Before the company I work for, unboundary, moved office space last October, we lived our workdays in a huge train warehouse. Two-story+ ceilings, cement floors, dogs brought to work (still do that, but there are fewer), soaring windows. A real statement of a space.
As Traffic Manager, I conducted weekly company meetings, usually every Monday morning, where we would review the week’s work ahead of us, share personal accomplishments, and talk about client projects, a hodgepodge of content, but always aiming to inform and entertain. We called the meeting unWeekly (playing off the "un" in our name). The meeting would last anywhere from 15 minutes to an hour and was held in our huge auditorium space which we called TEDome, a space aptly renamed (from Thunderdome) because it is where we held the annual (sometimes bi-annual) TEDxAtlanta, organized by our company and started in 2009 after our president began attending the annual TED conference.
I had a format for the meeting, segments that everyone could expect to happen every week, and surprises to anticipate. With such a vast space (it seats 200+) and two-story ceilings, it was essential that I be miked; so I was outfitted in an uber cool Britney Spears headset. Each meeting started with a song through our sound system. I had a sign-up sheet for the song to be played each week. I made sure the music was played loud to get everyone in a good mood. Sometimes the music was accompanied by a music video; sometimes the song would go with a theme for the week (one related to the season, or one I made up). Here is some of what was played —
And when one person didn't get me their music choice by the deadline, I did what I promised I would do if rendered music-less come Monday morning. Nelson it was. Oh no you dihn't. Oh yes I did.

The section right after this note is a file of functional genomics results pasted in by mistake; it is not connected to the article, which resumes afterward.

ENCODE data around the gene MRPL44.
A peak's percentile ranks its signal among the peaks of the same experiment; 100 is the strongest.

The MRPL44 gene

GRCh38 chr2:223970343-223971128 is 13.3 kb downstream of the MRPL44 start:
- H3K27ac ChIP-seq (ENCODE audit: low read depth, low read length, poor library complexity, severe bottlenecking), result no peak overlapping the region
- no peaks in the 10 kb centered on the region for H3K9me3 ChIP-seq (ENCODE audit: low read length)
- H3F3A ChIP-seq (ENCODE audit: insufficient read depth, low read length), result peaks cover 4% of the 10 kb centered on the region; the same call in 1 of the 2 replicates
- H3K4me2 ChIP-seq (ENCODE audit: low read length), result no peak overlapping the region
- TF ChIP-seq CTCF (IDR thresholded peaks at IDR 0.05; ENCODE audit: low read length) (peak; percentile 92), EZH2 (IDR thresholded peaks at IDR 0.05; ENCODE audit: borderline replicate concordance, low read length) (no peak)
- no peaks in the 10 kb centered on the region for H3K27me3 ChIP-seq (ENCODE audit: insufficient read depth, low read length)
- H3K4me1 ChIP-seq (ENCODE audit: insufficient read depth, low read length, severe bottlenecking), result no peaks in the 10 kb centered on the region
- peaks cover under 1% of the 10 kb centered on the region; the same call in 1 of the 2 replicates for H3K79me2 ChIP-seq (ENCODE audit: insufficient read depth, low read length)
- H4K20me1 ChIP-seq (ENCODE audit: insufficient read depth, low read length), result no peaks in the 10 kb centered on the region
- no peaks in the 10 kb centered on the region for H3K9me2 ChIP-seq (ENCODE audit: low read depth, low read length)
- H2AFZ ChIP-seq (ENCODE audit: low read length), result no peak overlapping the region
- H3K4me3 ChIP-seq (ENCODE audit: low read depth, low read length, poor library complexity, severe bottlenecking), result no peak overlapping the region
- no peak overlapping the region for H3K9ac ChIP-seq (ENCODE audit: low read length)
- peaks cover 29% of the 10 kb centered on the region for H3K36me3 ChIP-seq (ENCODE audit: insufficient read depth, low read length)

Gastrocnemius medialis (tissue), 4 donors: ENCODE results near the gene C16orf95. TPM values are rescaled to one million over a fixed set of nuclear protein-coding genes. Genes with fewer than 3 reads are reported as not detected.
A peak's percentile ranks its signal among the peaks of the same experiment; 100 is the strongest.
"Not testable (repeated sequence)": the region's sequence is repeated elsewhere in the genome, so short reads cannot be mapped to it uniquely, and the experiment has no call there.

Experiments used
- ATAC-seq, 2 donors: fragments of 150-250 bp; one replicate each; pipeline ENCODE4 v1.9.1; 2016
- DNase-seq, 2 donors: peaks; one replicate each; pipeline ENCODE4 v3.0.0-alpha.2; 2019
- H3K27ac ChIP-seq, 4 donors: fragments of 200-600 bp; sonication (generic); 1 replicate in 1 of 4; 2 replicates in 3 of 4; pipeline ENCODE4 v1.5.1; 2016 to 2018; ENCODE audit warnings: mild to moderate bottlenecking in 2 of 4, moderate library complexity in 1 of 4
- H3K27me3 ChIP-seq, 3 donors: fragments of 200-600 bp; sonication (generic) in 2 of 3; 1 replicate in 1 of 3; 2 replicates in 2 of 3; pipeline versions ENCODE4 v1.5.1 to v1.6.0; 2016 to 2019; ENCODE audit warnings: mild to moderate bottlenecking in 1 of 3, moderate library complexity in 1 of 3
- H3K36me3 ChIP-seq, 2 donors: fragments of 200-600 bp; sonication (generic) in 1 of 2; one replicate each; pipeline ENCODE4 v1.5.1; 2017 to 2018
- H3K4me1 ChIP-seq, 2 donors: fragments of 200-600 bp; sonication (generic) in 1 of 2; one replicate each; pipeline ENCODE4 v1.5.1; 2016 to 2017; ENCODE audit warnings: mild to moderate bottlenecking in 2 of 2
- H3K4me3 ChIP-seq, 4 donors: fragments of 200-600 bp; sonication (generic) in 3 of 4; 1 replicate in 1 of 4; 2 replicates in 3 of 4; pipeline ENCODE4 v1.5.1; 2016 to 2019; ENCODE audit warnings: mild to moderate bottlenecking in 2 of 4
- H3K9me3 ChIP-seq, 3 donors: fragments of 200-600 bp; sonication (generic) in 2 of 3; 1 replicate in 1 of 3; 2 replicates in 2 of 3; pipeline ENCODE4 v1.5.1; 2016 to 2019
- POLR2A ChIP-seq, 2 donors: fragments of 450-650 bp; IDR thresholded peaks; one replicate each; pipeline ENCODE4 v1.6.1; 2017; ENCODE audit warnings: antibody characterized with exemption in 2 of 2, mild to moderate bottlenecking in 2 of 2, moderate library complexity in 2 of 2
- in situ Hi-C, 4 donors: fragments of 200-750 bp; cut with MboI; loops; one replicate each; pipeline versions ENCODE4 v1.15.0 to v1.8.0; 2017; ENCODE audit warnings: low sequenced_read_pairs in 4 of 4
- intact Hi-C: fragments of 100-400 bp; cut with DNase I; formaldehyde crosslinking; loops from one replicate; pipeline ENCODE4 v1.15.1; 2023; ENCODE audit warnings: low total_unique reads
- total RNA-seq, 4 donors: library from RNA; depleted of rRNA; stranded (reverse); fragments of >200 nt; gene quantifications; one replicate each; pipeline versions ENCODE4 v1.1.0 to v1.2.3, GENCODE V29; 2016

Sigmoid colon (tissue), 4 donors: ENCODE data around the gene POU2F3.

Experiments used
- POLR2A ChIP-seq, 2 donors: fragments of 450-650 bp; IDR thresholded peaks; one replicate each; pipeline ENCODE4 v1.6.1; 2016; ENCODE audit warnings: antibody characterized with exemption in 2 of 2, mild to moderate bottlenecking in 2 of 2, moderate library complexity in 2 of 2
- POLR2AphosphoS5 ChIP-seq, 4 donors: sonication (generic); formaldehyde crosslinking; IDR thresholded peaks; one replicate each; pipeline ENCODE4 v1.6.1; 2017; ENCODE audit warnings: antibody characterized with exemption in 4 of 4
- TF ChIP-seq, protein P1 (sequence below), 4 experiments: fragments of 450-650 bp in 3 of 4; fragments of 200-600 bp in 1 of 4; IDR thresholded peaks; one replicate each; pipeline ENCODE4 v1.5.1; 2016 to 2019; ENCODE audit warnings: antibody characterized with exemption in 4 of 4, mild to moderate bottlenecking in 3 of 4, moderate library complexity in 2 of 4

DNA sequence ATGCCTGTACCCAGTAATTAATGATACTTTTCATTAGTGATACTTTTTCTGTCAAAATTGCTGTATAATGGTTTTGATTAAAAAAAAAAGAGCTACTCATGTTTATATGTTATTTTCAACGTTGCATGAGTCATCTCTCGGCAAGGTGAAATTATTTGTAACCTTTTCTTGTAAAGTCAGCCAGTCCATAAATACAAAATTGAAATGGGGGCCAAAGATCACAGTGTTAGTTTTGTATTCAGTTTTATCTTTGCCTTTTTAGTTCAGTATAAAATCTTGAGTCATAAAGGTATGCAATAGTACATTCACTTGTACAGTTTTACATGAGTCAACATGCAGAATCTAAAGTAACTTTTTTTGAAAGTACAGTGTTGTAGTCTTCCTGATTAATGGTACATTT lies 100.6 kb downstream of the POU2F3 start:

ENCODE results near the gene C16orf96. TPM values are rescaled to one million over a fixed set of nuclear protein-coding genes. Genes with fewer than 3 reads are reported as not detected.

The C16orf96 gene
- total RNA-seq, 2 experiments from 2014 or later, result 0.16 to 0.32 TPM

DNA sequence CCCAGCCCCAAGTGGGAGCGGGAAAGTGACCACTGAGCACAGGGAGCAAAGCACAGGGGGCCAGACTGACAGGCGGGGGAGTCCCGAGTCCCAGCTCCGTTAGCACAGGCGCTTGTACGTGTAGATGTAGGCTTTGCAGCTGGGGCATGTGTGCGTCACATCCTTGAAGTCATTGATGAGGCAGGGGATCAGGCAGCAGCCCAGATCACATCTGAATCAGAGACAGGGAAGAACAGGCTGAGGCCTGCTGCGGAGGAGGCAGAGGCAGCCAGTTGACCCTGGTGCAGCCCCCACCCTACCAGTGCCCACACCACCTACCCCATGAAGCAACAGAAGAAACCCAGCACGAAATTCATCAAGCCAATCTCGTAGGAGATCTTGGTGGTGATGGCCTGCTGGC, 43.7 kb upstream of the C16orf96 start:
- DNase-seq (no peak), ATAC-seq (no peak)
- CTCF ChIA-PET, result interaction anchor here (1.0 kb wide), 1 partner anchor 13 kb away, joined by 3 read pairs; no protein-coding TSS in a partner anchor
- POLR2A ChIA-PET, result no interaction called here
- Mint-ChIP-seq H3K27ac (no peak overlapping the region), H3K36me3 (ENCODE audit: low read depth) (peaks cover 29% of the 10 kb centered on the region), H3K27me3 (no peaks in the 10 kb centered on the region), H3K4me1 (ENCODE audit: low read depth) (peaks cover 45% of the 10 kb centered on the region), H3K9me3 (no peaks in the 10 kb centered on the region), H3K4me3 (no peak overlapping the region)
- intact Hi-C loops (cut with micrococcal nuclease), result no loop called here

I gathered some pix from past unWeeklies that made me smile, fondly remembering our old space and how much fun I had hatching ideas.
For Halloween 2011, I made the entire space dark except for candles on every surface. Police tape blocked off the curtained entrance to TEDome. Once everyone was seated, the music began. Vic Mizzy’s The Haunted Organ from the movie The Ghost and Mr. Chicken. Halfway through the organ piece, Molly, our receptionist, rolled a corpse, me the emcee, into the space. I was on a morgue table, covered with a sheet, one hand dangling down, a few spiders on me, and my bare feet sticking out, one toe with a toe tag. At the end of the music, I sat up and began the meeting.
In the spirit of Cinco de Mayo, I made nametages that I, Consuela, handed out at the beginning of the meeting with Mexican names for everyone.
For the official start of summer, I created a lifeguard chair by putting one of our auditorium chairs up on a work table, taped on a beach umbrella, crafted a lifesaving floatie, and led the meeting decked out in sunglasses and twirling a whistle. I threw a few beach balls into the crowd for fun. I love being an idiot.
One of my grandest meetings was always for Independence Day. I captured the Lee Greenwood God Bless the USAlaser show at Stone Mountain and had it playing on the big screen (in subsequent years, at one attendee's request I added The Charlie Daniels Band The Devil Went Down to Georgia). The laser show ended in an on-screen fireworks display. The usual auditorium chairs were replaced with lawn chairs and blankets and our big fake felt rocks. I had coolers with cold sodas around. Gave everyone American flags and glo-stix. It was magical.
Over the course of the years doing this,